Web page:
By: Mahdieh Danesh Yazdi
Once again, Albany is in the setting of a fierce debate on pharmacy. On June 15th, 2011, the New York State Assembly passed Bill 5502, which would forbid insurance companies from mandating the use of mail-order pharmacies for patients under their medication plan. Bill 5502 specifically mandates that medication plans cover prescriptions filled at a community pharmacy at a cost equal to prescriptions filled at a mail-order pharmacy. They are instructed to stop charging extra fees to costumers for using community pharmacies, as long as the community pharmacy charges a price “comparable” to that of a mail-order pharmacy for the medications. The New York State Senate has also passed the bill. It will now have to be signed into law by Governor Andrew Cuomo in order to go into effect. Governor Cuomo has not yet announced a position on the bill; instead, he is waiting until the bill reaches his desk to comment on the issue. Proponents and opponents are lobbying fiercely to make their perspectives heard by the governor.
The bill is strongly supported by the National Community Pharmacists Association (NCPA), which wrote a letter encouraging the governor to sign it once it reaches his desk. The NCPA argues that community pharmacies are more accessible to patients and that if patients had a choice, most would prefer to use a community pharmacy as opposed to a mail-order pharmacy. They also point out the importance of pharmacists and their accessibility in a local setting. Pharmacists are allowed to provide the extra face-to-face care that may be advisable in certain patient populations that are more prone to medication errors (e.g. the elderly).
Many, however, oppose the bill on grounds of concern for consumers. The main argument against the bill is that it would raise costs for patients. This was recently confirmed by the Federal Trade Commission (FTC); it predicted that enactment of the bill would, in fact, reduce competitiveness among pharmacies to keep their prices low. Also, many mail-order pharmacies only offer competitive prices if they meet a certain volume. By providing patients the option to fill their medications at community pharmacies, these quotas may not be met. Mail-order pharmacies will then be forced to raise their prices to compensate for the lost business. Filling a prescription is much cheaper at a mail-order pharmacy than a community pharmacy, adding to the cost-saving measure. From a more clinical perspective, opponents to the bill also argue that adherence rates have been better with mail-order pharmacies. In an article published in the American Journal of Managed Care, patients were 25% more likely to fill their prescriptions and 6% more likely to take them as directed when they used a mail-order pharmacy.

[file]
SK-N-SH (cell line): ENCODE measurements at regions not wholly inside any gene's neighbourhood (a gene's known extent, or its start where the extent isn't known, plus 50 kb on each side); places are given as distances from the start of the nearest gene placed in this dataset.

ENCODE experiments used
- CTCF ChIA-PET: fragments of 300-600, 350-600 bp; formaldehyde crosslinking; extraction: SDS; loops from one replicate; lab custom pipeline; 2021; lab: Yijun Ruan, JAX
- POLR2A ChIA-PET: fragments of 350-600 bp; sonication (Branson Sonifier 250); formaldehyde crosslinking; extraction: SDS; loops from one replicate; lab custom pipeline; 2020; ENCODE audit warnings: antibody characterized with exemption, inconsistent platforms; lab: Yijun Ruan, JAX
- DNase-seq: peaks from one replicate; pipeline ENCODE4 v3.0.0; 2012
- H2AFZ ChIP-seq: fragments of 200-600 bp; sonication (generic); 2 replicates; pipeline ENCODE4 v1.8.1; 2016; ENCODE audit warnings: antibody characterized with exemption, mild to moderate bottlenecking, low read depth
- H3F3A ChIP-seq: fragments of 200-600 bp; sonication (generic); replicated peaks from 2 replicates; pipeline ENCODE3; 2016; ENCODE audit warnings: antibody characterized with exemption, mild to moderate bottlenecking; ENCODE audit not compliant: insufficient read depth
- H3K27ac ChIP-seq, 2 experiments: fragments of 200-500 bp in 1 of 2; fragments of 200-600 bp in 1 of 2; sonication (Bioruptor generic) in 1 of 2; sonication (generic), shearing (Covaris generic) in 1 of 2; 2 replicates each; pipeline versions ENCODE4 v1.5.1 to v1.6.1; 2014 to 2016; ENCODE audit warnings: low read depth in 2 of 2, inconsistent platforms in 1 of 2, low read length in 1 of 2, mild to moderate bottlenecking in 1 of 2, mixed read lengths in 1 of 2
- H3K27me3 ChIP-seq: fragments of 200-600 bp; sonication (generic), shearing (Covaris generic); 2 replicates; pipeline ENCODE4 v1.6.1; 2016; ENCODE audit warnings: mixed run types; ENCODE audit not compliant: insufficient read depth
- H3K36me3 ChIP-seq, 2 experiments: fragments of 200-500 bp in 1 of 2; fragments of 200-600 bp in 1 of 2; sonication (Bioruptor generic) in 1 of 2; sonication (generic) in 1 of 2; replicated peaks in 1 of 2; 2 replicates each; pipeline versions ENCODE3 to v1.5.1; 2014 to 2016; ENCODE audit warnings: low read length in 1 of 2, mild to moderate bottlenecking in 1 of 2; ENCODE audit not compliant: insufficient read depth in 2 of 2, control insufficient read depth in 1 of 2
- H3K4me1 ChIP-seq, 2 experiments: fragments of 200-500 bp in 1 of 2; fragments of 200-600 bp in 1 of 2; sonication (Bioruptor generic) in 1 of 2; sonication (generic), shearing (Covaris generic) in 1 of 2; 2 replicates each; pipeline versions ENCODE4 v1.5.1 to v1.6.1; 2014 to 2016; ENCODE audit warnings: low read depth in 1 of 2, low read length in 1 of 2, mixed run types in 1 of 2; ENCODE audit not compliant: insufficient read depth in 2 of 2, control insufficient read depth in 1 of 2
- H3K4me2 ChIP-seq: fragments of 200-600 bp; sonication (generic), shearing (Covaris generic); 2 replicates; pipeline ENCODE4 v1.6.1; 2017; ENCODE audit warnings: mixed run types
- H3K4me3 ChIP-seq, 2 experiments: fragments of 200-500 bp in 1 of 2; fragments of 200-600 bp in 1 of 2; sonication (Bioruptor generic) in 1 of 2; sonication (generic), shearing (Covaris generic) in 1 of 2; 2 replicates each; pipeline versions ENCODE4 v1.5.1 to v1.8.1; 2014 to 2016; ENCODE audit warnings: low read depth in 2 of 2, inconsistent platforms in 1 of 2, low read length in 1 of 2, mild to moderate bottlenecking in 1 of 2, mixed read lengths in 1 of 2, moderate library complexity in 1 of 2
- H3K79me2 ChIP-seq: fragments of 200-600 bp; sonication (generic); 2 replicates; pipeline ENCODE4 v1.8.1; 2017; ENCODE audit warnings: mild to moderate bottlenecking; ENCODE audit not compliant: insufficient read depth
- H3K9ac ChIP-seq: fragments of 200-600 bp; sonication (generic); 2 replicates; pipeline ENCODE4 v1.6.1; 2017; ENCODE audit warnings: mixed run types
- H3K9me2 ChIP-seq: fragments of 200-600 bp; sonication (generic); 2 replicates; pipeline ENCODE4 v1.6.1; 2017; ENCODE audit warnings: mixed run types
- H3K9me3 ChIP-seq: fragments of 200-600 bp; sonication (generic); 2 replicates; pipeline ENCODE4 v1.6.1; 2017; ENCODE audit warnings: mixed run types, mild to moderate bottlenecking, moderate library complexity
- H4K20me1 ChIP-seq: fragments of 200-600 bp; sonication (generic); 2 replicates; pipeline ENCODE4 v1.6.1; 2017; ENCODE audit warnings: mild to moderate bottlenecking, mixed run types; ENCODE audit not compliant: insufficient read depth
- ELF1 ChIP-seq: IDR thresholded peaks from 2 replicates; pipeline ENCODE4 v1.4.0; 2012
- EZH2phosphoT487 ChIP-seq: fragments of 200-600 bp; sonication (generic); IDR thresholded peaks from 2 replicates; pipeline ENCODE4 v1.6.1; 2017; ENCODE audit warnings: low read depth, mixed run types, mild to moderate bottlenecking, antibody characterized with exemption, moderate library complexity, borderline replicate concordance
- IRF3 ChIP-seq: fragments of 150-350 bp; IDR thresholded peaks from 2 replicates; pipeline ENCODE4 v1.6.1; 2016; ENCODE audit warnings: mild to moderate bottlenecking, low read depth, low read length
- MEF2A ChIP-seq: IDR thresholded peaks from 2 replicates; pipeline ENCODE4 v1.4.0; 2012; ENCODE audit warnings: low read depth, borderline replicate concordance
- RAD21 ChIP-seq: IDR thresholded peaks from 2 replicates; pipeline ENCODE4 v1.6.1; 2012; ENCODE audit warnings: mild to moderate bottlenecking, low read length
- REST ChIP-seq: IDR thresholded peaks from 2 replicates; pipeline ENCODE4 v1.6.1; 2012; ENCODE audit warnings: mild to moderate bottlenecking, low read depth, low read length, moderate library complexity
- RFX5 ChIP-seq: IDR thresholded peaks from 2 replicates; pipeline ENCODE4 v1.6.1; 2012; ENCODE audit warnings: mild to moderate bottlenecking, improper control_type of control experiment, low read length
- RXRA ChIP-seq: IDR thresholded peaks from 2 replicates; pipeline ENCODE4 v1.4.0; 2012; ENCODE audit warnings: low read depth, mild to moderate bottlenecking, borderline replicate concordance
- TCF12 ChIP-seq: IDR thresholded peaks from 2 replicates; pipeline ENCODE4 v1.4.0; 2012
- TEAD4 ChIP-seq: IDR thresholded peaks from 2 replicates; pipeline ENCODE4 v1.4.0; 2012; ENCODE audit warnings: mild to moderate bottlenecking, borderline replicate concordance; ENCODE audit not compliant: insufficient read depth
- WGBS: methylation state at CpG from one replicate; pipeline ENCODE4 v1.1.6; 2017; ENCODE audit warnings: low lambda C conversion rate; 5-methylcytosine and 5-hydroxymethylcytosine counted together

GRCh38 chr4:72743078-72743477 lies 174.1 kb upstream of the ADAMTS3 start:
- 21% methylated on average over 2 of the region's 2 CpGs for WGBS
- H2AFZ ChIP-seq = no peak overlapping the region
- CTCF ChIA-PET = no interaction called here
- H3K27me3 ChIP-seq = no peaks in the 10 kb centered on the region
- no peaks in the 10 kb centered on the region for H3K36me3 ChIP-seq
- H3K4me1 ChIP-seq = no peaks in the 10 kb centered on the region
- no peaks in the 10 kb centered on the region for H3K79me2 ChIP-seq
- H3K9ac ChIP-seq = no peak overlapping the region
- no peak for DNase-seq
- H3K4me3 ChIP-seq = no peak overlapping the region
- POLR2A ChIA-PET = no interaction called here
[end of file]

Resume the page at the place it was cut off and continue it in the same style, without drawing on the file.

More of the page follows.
Both, proponents and opponents of this bill, make important arguments that we should take into consideration. Community pharmacies, particularly independent community pharmacies, have been struggling in recent years. Insurance policies that mandate the use of mail-order pharmacies siphon the much-needed revenue stream from community pharmacies. This is particularly true when mail-orders are mandated for the purchase of maintenance medications, as these are the main sources of revenue for community pharmacies. However, consumer welfare is a very important consideration. If patients cannot afford to pay for their medications, it is detrimental to both, pharmacies and patients.
The coming weeks will reveal more about whether the Assembly will pass the final version of the bill and whether Governor Cuomo will sign it into law.
Feel free to send in your opinions on the issue.